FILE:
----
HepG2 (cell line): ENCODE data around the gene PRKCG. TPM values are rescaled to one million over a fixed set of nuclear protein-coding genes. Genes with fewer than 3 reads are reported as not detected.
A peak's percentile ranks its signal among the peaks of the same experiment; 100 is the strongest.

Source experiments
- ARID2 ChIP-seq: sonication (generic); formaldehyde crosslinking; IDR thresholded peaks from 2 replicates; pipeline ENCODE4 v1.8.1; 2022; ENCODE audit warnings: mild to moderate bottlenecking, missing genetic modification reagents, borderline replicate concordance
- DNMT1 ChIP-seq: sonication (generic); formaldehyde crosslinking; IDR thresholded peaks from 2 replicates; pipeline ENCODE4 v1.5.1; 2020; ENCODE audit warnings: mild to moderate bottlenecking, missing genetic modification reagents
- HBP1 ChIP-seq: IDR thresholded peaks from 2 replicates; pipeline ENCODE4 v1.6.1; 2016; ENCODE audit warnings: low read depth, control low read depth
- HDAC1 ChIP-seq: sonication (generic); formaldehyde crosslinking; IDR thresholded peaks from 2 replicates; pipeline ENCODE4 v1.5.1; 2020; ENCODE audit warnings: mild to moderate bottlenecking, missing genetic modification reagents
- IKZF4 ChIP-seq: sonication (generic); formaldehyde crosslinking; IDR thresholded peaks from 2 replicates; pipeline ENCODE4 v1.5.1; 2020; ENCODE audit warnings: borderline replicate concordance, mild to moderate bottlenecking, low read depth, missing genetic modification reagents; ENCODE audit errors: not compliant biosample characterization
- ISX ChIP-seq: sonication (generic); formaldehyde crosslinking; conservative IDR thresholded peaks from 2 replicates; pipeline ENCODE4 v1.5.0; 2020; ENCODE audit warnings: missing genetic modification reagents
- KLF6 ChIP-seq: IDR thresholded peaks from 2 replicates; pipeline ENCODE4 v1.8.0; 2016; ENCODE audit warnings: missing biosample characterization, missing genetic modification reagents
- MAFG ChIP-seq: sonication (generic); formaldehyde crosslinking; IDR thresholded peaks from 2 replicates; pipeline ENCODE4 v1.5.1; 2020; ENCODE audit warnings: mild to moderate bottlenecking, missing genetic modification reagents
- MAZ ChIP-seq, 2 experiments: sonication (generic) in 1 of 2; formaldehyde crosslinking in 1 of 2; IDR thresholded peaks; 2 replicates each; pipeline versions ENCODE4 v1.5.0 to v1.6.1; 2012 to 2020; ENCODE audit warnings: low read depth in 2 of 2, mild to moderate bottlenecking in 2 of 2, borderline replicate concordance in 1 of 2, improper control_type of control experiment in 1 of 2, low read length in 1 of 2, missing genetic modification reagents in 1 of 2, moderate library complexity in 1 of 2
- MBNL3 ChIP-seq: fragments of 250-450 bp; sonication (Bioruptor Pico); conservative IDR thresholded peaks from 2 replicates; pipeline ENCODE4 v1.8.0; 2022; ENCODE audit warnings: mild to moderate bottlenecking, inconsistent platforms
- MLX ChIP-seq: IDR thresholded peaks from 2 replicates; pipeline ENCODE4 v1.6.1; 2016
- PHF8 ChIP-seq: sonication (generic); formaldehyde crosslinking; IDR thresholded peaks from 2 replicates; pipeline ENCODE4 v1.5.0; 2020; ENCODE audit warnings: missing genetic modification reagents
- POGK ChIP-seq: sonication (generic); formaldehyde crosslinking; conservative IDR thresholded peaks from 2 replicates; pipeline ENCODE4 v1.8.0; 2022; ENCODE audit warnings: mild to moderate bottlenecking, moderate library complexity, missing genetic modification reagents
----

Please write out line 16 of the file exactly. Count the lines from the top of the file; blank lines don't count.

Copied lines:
- POGK ChIP-seq: sonication (generic); formaldehyde crosslinking; conservative IDR thresholded peaks from 2 replicates; pipeline ENCODE4 v1.8.0; 2022; ENCODE audit warnings: mild to moderate bottlenecking, moderate library complexity, missing genetic modification reagents